DURHAM — Massive concrete support piers for a $7.5 million footbridge over Interstate 40 will have to be cut down to size next week, because project engineers noticed recently that they had been constructed two-and-a-half feet too high on one end of the bridge.
Oh, no, said Curt Devereux of Durham, president of the Triangle Rails-to-Trails Conservancy, when he heard the news. If they used it that way, the bridge would not be as level as they want.
Its the latest in a years-long string of mishaps and delays for the 800-foot-long bridge. Its part of a 4.2-mile section of the American Tobacco Trail in southern Durham County that is still scheduled to open in July.
The piers are huge underground cylinders of steel-reinforced concrete, four feet in diameter, rooted in bedrock 50 feet below the highway. Workers discovered in mid-March that the tops of all four support piers on the north side of the bridge were built higher than called for in the bridge plans.
They were getting ready to pour the (concrete) beam that sits on top of two of those piers, and thats when they figured out they were too high, said Ed Venable, a Durham city public works engineer managing the project.
He blamed a surveyors error and said the builder, Blythe Construction Co. of Charlotte, will bear all costs for correcting the mistake.
The repair is straightforward, Venable said: Cut off the top two-and-a-half feet.
Next week, workers will use a concrete saw to mark the proper height on each column.
Theyll cut a groove all the way around it, then use a jackhammer to remove all the concrete above the groove, Venable said.
Its a pretty easy fix. The hard part was all the engineers who had to scratch their heads and realize, yes, thats an appropriate way to handle that. It just takes time to roll through those calculations, he said.
After the supports are in place on both sides of I-40, workers will assemble the steel deck for the single-span bridge on the roadside. All traffic on I-40 will be shut down for a night while a crane lowers the steel deck into place, onto the support piers at both sides of the highway.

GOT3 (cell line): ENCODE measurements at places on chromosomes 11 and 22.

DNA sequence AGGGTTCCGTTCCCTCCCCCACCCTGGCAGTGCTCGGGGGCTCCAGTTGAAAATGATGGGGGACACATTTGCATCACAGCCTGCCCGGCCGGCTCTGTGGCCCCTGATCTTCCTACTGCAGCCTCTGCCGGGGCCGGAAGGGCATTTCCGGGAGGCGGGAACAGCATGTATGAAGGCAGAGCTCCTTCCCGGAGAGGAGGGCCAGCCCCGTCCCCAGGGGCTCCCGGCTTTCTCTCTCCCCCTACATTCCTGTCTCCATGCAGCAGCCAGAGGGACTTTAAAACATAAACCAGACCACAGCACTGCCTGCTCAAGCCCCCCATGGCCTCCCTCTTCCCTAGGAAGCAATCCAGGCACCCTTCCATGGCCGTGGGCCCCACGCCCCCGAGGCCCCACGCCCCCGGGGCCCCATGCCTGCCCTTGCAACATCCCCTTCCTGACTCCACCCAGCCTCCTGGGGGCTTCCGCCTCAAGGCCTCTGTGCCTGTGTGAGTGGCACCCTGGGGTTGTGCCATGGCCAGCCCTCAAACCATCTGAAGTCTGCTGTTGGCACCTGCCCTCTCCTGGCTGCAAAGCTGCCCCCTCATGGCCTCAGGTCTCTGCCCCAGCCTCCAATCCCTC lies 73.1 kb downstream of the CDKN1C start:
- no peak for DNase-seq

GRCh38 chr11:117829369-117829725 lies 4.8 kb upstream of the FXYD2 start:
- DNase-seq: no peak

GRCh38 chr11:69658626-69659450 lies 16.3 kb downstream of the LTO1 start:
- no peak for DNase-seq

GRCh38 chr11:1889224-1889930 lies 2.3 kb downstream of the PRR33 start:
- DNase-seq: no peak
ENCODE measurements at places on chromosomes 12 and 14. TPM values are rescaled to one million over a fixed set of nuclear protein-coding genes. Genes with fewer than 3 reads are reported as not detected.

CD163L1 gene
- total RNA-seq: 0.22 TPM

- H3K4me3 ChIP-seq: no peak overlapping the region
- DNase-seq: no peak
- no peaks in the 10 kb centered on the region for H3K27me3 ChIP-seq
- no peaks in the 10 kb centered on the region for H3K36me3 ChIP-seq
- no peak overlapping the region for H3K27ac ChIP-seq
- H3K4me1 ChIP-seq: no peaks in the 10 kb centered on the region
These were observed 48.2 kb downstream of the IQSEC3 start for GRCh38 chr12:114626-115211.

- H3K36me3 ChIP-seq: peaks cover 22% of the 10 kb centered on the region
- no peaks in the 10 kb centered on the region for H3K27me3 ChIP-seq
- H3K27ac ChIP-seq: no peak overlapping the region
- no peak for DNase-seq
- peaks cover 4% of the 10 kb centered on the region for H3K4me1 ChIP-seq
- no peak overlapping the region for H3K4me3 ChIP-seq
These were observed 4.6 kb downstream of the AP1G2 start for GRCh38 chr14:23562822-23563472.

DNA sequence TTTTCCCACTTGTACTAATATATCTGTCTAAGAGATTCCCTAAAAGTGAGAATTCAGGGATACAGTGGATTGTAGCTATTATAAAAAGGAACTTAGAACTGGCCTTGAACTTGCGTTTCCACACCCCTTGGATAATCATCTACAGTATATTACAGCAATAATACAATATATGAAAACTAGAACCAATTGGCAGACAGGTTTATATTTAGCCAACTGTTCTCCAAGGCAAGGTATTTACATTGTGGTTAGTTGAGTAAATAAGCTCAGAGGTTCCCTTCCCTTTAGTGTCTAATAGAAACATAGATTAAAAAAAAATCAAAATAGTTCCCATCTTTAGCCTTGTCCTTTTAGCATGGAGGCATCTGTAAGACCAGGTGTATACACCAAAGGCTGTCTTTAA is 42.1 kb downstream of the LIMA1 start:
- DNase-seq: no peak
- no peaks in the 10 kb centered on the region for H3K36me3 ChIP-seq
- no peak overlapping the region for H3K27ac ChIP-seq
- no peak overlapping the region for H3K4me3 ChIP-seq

The bridge project is running about two months behind schedule, Venable said. He had planned to put the steel deck in place in February, but that wont happen now until April.
The overall schedule is getting everything done by July, Venable said. I dont believe that schedule is in jeopardy, yet.
Devereuxs group, the Rails-to-Trails Conservancy, has been pushing to get the bridge built since 1999. Its a key part in the final link of the 22-mile American Tobacco Trail from downtown Durham to New Hill in Chatham County.
Problems with financing, design, permits and other issues have slowed progress since the project cost was pegged at $650,000 in 2000. Construction started in 2012.
This thing has just had comedies of errors and delays ever since the money was appropriated in 2005, Devereux said. With the final section, the trail will carry hikers and bicyclists through the Woodcroft neighborhood on the north side of I-40 and around the Streets at Southpoint mall on the south side.
Steve Schewel, a Durham City Council member, said he had not heard about the surveyors mistake. He said Durham residents are eager to see the bridge finished.
The day thats done, there are going to be people on bikes and on foot who are going to be pouring across the bridge in both directions, enjoying themselves, Schewel said. The sooner the better.
Siceloff: 919-829-4527 or blogs.newsobserver.com/crosstown or twitter.com/Road_Worrier/